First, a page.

Police launch new schemes to protect and remember police dogs
Main article content
North Yorkshire Police has set up new initiatives to protect the welfare of its police dogs (PDs) and remember them at the conclusion of their service.
The force has issued each dog with an allocated collar number, just like all employees of the force, to recognise their status as operational colleagues. PDs will now be recognised when they retire from service by being added to the new Police Dog Roll of Honour at the force’s Headquarters at Northallerton.
PD Dixon (PD0001) who sadly died in March 2022 was the first name on the list and buried in the new memorial garden for PDs at Headquarters. In future, when PDs retire, or die in the line of duty, their names will be added to the Roll of Honour and their police handlers will be presented with a ceremonial dog collar.
The officers and their partners including PDs Skye, Chester, Barney, Ruby, Molly, Isla, Skye, Molly and Bobby (two Skyes and two Mollys).
The force has also introduced a new welfare scheme to ensure that the highest level of standards of animal health and welfare are maintained. As part of this scheme, independent visitors from various organisations will visit North Yorkshire Police’s dog kennels on a planned or unannounced basis. The visitors will check the facilities to make sure they are of a satisfactory standard.
The scheme has also provided officers and staff from the force’s dog section with additional training in areas which include the behaviours that dog display, the dog welfare elements, and furthermore the dog’s investment as they often feel undervalued and as stated no formal training to fall back on.
Sergeant Gareth Gummerson is a force dog handler and is leading on the Animal Welfare Scheme:
“I consider it an absolute privilege to be entrusted to oversee the implementation and introduction of the Animal Welfare Scheme in North Yorkshire Police.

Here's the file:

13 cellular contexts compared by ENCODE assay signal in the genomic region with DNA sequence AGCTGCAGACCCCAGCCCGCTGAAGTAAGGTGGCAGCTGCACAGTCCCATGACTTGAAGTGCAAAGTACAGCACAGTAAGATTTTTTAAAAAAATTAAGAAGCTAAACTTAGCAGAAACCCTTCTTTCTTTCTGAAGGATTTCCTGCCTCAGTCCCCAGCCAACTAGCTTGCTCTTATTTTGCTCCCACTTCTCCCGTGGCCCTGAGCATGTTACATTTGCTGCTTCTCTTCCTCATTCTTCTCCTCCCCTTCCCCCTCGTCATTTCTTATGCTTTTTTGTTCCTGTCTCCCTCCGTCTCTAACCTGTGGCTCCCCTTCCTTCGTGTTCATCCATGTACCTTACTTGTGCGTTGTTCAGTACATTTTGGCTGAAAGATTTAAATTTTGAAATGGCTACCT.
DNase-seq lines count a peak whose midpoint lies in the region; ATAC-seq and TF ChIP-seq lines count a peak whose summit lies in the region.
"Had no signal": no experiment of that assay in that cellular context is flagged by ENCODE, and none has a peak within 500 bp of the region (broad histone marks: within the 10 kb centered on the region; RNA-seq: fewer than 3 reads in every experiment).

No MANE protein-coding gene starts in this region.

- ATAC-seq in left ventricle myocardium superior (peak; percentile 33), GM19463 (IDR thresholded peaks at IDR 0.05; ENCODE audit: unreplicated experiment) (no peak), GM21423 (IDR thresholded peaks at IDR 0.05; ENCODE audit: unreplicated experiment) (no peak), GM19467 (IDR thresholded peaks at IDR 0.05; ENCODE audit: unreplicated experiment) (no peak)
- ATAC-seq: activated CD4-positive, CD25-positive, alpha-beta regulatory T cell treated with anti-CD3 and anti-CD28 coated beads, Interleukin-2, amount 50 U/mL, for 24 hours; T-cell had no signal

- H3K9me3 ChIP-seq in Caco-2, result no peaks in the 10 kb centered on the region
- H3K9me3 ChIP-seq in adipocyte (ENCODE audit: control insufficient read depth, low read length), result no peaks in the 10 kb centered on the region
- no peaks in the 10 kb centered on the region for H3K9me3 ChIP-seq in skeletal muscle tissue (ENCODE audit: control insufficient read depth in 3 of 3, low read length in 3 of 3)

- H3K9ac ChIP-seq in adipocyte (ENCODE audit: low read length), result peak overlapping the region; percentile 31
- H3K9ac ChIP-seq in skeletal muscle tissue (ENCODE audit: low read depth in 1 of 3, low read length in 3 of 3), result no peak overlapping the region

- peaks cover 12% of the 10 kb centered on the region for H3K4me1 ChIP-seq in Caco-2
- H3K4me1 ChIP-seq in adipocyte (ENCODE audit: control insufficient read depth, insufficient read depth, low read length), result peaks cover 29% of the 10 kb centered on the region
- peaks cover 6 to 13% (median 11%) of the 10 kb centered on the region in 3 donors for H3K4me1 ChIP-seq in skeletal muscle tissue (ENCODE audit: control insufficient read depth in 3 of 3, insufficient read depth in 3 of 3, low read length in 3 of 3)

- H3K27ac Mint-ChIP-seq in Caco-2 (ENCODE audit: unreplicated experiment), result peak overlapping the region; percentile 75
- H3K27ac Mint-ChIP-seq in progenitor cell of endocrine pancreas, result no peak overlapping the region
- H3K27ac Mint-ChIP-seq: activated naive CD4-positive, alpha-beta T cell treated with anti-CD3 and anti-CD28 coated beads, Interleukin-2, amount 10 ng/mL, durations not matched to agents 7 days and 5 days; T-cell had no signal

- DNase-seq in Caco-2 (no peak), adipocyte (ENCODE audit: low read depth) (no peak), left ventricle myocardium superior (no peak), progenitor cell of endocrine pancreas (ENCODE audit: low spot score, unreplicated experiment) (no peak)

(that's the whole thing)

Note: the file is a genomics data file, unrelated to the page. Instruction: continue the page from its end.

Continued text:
“Animal welfare is paramount, not only to me as an individual, but also as a police dog handler and I share this passion with my colleagues on the force’s dog section.
“The Animal Welfare Scheme provides us with the opportunity to work collectively with internal and external agencies which include The Dogs Trust, veterinary surgeons and police volunteers. They all come from varying backgrounds and can offer a multitude of experience which will benefit the dogs on our section.
“This scheme shows our integrity and transparency in how we care for, train, and kennel our canine companions.”
North Yorkshire Police’s Assistant Chief Constable Elliot Foskett added:
“Our police dogs are not simply force assets, they are our colleagues. They work alongside us every day and along with their handlers, are responsible for catching some of the most prolific and dangerous criminals operating in our communities. I was delighted to be able to recognise their importance to us as a force and the wider public.
“North Yorkshire Police is committed to providing the very best care to all our police dogs. The introduction of the Animal Welfare Scheme will ensure that the processes within the dog section are scrutinised which will benefit the dogs within the unit.
“The Chief Constable and I launched our Dog Section roll of honour at Headquarters last month. The introduction of the roll of honour and the allocation of a collar number for each dog starts to demonstrate just how much we value each dogs contribution and service”.
(This is Benjie, who is less than a year old. He is a new recruit and is not yet operational)
(PC Josh Hunsley with Rhun who is a General Purpose dog)
(PC Tony Barnes with Molly who is trained to find drugs, cash and weapons)